Muscles gain versus atrophy

Although al cells are capable of some sort of movement, the dominant function of several cell types is to generate motile forces through contractions. In these specialized contractile cells, motile forces are generated by the interaction of the proteins actin and myosin.

Certain forms of contractile cell function as single-cell contractile Units: Myoepithelial cells are an important component of certain secretory glands where they function to expel secretions from glandular acini; pericytes are smooth muscle-like cells that surround blood vessels; myofibroblasts are cells that have a contractile role in addition to being able to secrete collagen. Other forms of contractile cell function by forming multicellular contractile units termed muscles. Such muscle cells can be grouped into three major types: cardiac, smooth and skeletal.

Cardiac muscle provides the rhythmic contractility of the heart; is striated. Skeletal muscle is striated muscle responsible for the movement of the skeleton and certain organs such as the eye globe and the tongue. Unlike other types, smooth muscle is not striated and forms the muscular component of internal organs such as those of the gastrointestinal, vascular and urogenittal systems. Of these three types, skeletal muscle is under voluntary control, but the smooth and cardiac types are not under voluntary as a system of neurohormonal components influences their movement.

In these muscle types, the muscle cells are surrounded by an external lamina which is connected to internal contractile proteins via link proteins. This external lamina binds individual muscle cells into a single functional mass. MUSCLE GAIN VERSUS ATROPHY The concept of muscle gain and atrophy are interposing concepts that revolve around the adaptive changes muscle suffers in the face of stress, injury and/or disease. Muscle gain Muscle gain is a function of hypertrophy, hyperplasia or both. Hyperplasia is an increase in the number of cells or tissues which result in increased volume of the organ.

This can only take when the cell is capable of synthesizing DNA for mitosis to take place. On the other hand, hypertrophy is increase in the size of the cells without cell division. These mechanisms can occur in the presence or absence of disease. For example, exercise and rest are condition capable of causing muscle gain in the absence of disease while heart failure is a pathologic condition sequel to cardiac hypertrophy. This concept is compared between the skeletal and cardiac muscle types: Although a wide spectrum of disease may affect muscle, the numbers of pathologic reactions differ and are relatively limited in number.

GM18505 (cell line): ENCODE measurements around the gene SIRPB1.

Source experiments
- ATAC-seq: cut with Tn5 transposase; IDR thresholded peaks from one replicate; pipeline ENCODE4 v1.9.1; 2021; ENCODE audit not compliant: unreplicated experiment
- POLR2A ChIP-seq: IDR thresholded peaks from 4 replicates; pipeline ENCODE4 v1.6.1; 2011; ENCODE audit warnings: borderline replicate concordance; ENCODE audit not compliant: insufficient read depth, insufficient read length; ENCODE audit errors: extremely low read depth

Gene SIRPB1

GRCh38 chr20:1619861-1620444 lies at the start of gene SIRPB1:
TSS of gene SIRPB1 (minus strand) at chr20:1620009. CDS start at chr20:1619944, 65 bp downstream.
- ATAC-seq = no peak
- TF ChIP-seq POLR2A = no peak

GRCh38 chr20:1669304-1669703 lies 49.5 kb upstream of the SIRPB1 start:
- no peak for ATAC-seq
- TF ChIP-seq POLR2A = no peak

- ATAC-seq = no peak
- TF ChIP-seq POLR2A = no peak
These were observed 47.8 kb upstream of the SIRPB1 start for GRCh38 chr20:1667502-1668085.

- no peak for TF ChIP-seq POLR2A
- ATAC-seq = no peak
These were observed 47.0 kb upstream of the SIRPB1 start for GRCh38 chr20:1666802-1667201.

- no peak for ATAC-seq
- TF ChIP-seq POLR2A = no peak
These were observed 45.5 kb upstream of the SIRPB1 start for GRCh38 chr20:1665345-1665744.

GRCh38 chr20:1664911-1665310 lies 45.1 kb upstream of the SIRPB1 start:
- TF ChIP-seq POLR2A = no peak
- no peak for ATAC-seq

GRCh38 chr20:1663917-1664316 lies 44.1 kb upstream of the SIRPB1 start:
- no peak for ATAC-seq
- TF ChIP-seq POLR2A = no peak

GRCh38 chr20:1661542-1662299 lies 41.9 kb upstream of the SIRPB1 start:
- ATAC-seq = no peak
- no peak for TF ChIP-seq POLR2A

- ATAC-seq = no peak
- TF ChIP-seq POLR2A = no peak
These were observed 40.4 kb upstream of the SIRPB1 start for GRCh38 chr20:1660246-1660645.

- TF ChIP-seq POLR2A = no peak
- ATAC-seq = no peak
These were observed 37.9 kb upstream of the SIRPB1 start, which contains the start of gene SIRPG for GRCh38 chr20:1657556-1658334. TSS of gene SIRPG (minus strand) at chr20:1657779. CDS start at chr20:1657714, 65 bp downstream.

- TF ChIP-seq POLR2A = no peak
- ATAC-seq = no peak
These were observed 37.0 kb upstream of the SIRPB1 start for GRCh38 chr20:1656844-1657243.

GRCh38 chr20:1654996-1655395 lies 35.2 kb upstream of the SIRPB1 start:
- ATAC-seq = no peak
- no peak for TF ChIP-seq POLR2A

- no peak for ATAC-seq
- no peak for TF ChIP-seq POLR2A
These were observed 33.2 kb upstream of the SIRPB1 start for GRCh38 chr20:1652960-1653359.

Fiber hypertrophy occurs in response to increased load, either in the setting of exercise or in pathologic conditions where muscle fibers are injured [ Carpenter, 2001]. The cardiac muscle is considered a terminally differentiated muscle whose increase in size is usually as a result of hypertrophy and not hyperplasia. In this case, increased mechanical work owing to pressure or volume overload cause the rate of protein synthesis to increase, sarcomere and mitochondrial number escalate and the dimension of each myocyte widens.

This culminates in an enlarged heart. The extent of this hypertrophy varies with underlying etiology and reflects the nature and strength of the stimulus. There are also molecular and cellular changes which initially promote heart function but later contribute to failure of the heart{Johnatty, 2000]. Muscle loss Muscle loss is a function of atrophy. The shrinkage in the size of the cell resulting from loss of cell substance is atrophy.

This is seen in skeletal muscles as segmental necrosis [destruction of a portion of the length of a muscle cell which may be accompanied by phagocytosis and cellular infiltration. The loss of muscle fibers is followed by fatty infiltration and collagen deposition; vacuolation, alterations in structural proteins or organelles and accumulation of intracytoplamic deposits may also be seen in many diseases. Muscle atrophy could result from prolonged immobilization, bed rest, muscle injury, nerve damage, diabetes, joint diseases like rheumatoid arthritis, infections like tuberculosis etc.

[Pasumarthi, 2002] Conclusion Muscle can increased in size or otherwise due to reaction to stress, injury and/or disease. It depicts change in the cell components particularly the organelles. REFERENCES Pasumarthi KBS Field Lj Cardiomyocyte cell cycle regeneration. Circ Res 90;1044, 2002 Johnatty SE et al: Identification of genes regulated during mechanical load-induced cardiac hypertrophy J Mol Cell Cardiol 32:805, 2000 Carpenter S. et al. Pathology of skeletal muscle, 2nd Ed. Oxford England, Oxford University Press 2001, p 662

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